Palin’s View on Abortion

Gov. Sarah Palin has received a lot of heat for being really extreme on her view of abortion. Just to recap, Palin’s view is that abortion is impermissible except for cases where the mother’s health or life is on the line. This means that for Palin, abortion for rape or incest cases are immoral. This seems hard to swallow, even for Republicans.

I actually find Palin’s view consistent. I’ve never understood the position that someone is pro-life, yet the exception is rape and incest. Why so? Let’s see what Palin says:

“I am one to believe that life starts at the moment of conception. And I would like to see fewer and fewer abortions in this world.”

Ok, I’m assuming she means that it becomes a person at the moment of conception.  That’s fine, most pro-lifers agree.  So here’s why she’s consistent: if you believe that life (or it becomes a person) begins at conception, then that means taking away that life is still deemed wrong.  It doesn’t matter if it’s rape or incest (why should it?  After all, it’s still a person).  A being doesn’t lose the status of being a person because the situation was a bad one.  A person is still a person.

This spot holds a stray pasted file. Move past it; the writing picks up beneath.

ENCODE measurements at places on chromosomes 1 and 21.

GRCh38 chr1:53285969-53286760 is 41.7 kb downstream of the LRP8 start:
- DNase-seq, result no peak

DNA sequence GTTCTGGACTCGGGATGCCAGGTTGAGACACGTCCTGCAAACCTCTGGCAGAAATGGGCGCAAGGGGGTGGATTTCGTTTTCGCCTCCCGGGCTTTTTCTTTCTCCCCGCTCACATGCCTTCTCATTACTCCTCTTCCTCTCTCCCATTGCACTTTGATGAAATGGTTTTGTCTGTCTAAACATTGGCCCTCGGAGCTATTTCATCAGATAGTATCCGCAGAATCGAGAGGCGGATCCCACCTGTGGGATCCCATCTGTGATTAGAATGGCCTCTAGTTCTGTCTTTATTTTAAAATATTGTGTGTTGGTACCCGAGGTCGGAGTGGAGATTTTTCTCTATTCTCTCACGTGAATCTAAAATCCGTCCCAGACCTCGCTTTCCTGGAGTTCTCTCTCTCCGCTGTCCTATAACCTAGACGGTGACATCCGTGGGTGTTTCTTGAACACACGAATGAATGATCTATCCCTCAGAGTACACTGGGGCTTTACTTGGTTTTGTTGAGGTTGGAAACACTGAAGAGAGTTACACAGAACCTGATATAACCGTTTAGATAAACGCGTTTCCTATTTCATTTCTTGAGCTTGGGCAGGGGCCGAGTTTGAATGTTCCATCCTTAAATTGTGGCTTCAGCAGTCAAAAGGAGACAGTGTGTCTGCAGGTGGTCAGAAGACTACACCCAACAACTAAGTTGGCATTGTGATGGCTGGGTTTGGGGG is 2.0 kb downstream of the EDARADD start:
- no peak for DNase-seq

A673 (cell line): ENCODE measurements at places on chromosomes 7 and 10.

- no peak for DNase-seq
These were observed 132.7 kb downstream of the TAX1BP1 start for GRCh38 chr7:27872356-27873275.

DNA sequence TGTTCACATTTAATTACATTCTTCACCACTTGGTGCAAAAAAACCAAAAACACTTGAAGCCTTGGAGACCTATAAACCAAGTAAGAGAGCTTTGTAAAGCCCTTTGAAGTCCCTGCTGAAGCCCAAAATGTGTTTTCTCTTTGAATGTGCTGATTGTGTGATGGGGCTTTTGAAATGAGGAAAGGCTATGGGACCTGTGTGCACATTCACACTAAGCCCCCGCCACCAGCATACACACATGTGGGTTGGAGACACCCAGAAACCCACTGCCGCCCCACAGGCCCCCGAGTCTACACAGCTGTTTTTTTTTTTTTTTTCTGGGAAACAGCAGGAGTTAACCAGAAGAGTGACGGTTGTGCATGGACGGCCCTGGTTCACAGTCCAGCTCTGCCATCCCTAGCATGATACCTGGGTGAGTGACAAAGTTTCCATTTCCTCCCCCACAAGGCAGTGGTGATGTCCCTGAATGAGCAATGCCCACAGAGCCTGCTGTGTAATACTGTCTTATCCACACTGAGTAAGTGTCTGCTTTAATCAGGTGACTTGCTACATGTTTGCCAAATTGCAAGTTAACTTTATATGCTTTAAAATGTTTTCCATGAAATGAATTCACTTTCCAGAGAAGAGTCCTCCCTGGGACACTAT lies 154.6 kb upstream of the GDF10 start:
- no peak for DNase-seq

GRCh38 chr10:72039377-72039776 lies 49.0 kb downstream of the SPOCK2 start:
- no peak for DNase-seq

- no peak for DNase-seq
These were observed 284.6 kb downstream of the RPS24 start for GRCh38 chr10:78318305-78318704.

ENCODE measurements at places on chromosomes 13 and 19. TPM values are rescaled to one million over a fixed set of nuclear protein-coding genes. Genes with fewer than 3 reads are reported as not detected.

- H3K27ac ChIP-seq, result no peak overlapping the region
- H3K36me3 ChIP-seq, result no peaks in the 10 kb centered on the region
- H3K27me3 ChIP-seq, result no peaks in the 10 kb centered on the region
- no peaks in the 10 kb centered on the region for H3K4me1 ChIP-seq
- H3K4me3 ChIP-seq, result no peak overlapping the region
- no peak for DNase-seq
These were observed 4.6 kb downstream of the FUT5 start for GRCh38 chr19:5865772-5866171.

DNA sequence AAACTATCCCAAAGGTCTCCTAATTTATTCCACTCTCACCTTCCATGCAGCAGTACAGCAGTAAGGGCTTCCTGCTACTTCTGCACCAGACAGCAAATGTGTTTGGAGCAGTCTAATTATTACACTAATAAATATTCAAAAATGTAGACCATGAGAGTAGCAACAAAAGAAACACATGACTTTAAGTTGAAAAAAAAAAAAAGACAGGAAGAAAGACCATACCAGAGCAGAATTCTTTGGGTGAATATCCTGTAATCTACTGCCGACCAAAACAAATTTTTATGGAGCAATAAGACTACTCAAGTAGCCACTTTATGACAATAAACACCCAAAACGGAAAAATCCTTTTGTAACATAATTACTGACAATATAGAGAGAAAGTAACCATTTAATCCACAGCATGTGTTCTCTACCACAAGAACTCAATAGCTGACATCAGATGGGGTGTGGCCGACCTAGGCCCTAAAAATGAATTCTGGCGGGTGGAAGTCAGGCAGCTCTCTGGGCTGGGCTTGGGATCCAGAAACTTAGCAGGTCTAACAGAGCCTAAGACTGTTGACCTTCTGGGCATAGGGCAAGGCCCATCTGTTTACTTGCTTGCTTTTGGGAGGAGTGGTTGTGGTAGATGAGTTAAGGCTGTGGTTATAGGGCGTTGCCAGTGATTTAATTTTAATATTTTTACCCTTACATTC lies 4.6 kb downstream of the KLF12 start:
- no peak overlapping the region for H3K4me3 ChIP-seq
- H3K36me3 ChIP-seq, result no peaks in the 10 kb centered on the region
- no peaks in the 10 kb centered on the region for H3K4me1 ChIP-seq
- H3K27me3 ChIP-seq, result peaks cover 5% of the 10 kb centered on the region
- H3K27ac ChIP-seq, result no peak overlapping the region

Thus, abortion is wrong because it kills a person according to the pro-lifers.  But I think that if they’re going to be consistent, they must agree with Palin, meaning that even in cases of rape or incest, it’s still killing a person.  Yes, it sucks that the situation has made the woman pregnant, but again, if you are defining life (or a person) at the beginning of conception, then you must take that definition and make it consistent with everything else.  And this means that abortion for rape and incest is still killing a person.

Advertisements

About shaunmiller

I am a Ph. D student at Marquette University. The primary purpose of this blog is to get my ideas out there, and then have other people scrutinize, critique, build upon, and systematize beliefs. This blog will sometimes pertain to what I'm learning in my classes, but it will occasionally deal with non-classroom issues that I'm thinking about as well.
This entry was posted in 2008 Election, Abortion, Ethics, Paper Topic, Politics. Bookmark the permalink.

5 Responses to Palin’s View on Abortion

  1. Farrah says:

    I agree with what you’ve said in the last paragraph. If someone has chosen to be a pro-lifer, than they need to have consistency. Governor Palin definitely holds consistency over her view on abortion. However, I do not agree with her personal view. I agree that people should have the right to choose, it’s our own personal freedom to have that right. As somebody who supports choice, I also support a woman’s choice to keep a child or not, especially in a circumstance when rape is involved. I believe that adoption should be encouraged as much as possible and should be made easier so that women do have many alternatives if they are not able, or ready, to provide themselves. Pro choice isn’t the same as pro abortion. It means choice to either have or not have children. Palin has her own view on the matter, and that’s great.. but I don’t see it going anywhere. People can choose now, and that’s given us freedom, that shouldn’t change.

  2. Killer J says: